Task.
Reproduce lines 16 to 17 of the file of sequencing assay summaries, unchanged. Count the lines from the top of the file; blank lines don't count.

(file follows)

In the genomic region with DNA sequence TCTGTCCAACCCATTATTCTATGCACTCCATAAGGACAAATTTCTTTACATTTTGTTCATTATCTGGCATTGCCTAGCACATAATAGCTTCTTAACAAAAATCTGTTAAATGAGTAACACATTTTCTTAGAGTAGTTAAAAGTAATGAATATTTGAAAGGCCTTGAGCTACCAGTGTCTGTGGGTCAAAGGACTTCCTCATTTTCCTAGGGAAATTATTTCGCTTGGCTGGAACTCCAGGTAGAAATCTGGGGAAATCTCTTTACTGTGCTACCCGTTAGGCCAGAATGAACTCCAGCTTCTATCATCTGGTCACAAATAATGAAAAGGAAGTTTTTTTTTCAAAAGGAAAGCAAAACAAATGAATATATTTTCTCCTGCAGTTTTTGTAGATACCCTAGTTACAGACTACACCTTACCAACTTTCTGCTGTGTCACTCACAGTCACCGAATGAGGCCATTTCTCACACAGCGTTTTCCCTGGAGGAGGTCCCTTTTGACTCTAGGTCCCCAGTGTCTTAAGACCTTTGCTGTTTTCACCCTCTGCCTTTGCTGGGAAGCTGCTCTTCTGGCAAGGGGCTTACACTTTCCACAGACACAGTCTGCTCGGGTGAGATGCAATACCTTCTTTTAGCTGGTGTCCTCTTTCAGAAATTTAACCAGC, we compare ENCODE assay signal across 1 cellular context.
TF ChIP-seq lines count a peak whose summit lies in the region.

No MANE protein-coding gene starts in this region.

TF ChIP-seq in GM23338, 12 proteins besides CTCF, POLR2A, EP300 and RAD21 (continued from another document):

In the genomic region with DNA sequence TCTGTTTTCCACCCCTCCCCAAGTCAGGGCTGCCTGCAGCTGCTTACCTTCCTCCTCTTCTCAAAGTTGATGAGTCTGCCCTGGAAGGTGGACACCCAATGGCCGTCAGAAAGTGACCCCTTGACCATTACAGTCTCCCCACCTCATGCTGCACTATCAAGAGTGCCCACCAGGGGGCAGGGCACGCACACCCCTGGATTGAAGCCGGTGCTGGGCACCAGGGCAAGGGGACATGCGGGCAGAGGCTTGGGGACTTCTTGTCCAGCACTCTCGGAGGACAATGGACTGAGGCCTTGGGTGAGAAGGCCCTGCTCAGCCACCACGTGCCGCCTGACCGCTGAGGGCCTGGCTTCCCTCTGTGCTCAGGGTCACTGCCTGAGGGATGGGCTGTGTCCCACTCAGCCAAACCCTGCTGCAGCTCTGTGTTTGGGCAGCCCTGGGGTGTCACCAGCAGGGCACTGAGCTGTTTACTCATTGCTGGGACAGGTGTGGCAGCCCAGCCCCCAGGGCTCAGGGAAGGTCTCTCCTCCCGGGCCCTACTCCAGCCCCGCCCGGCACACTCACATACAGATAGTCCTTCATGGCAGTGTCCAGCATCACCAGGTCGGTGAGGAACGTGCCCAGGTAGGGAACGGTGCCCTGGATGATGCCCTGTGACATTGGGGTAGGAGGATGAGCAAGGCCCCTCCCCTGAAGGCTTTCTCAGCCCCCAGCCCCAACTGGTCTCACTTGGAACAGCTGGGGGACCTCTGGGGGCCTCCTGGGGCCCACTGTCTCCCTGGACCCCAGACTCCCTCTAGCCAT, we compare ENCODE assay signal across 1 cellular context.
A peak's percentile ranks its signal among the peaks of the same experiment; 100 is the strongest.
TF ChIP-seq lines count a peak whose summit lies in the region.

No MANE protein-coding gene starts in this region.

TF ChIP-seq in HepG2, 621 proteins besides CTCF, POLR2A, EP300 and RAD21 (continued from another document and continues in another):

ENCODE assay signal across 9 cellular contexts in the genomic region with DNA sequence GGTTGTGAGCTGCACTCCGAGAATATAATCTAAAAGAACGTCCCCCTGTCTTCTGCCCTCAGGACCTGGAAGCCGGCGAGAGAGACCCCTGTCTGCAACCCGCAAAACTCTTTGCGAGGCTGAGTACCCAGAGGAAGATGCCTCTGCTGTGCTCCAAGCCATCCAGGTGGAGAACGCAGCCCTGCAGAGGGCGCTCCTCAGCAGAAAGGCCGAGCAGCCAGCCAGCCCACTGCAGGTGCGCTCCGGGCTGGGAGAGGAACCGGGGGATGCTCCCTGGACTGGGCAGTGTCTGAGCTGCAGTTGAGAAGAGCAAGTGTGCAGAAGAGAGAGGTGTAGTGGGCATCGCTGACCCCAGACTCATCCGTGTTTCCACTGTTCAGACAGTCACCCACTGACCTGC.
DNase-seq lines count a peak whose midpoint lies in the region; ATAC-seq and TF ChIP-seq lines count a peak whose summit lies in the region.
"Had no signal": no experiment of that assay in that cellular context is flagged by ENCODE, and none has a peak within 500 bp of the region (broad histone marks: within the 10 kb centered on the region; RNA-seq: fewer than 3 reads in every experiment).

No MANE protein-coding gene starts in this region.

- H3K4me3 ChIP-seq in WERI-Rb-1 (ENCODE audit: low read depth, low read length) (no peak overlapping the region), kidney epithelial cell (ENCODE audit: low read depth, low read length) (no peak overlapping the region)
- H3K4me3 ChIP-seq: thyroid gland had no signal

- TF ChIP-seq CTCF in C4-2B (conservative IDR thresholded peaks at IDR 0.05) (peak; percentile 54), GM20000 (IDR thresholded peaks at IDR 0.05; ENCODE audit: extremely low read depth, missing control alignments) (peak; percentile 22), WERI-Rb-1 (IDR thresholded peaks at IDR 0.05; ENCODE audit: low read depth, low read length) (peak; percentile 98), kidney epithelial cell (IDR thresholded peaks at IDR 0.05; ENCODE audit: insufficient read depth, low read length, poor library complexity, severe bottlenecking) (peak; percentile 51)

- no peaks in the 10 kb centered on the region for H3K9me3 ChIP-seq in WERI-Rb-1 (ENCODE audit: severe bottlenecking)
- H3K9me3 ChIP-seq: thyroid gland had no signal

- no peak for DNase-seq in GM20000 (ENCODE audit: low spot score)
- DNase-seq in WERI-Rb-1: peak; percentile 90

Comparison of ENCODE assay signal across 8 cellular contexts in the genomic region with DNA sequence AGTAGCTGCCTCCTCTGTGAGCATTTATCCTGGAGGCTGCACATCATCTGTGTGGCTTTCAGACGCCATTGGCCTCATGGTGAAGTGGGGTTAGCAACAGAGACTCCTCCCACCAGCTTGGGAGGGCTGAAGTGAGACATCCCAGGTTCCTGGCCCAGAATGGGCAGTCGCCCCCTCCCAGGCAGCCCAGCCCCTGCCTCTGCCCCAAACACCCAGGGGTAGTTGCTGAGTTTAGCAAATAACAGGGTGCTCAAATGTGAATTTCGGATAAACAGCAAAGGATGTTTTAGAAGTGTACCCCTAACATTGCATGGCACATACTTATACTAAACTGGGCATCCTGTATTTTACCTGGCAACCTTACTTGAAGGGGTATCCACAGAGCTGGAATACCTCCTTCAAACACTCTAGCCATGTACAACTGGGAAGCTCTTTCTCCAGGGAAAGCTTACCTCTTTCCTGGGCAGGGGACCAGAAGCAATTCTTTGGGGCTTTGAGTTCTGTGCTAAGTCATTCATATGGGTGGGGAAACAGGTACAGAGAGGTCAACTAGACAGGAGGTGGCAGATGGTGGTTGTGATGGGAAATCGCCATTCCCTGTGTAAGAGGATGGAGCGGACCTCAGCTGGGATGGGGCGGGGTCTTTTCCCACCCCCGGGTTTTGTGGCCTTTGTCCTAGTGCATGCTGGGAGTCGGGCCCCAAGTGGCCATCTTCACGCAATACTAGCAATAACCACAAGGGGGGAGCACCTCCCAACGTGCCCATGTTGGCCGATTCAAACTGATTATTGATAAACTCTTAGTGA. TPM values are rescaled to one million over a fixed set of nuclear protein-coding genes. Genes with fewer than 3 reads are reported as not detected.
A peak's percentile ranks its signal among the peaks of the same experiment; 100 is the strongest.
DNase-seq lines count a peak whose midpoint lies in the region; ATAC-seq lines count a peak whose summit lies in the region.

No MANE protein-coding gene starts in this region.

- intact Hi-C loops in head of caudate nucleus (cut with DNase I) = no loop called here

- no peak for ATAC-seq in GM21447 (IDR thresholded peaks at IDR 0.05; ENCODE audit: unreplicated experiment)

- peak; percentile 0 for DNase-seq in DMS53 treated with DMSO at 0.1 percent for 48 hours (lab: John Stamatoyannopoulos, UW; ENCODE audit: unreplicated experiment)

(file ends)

- TF ChIP-seq CTCF in C4-2B (conservative IDR thresholded peaks at IDR 0.05) (peak; percentile 54), GM20000 (IDR thresholded peaks at IDR 0.05; ENCODE audit: extremely low read depth, missing control alignments) (peak; percentile 22), WERI-Rb-1 (IDR thresholded peaks at IDR 0.05; ENCODE audit: low read depth, low read length) (peak; percentile 98), kidney epithelial cell (IDR thresholded peaks at IDR 0.05; ENCODE audit: insufficient read depth, low read length, poor library complexity, severe bottlenecking) (peak; percentile 51)

- no peaks in the 10 kb centered on the region for H3K9me3 ChIP-seq in WERI-Rb-1 (ENCODE audit: severe bottlenecking)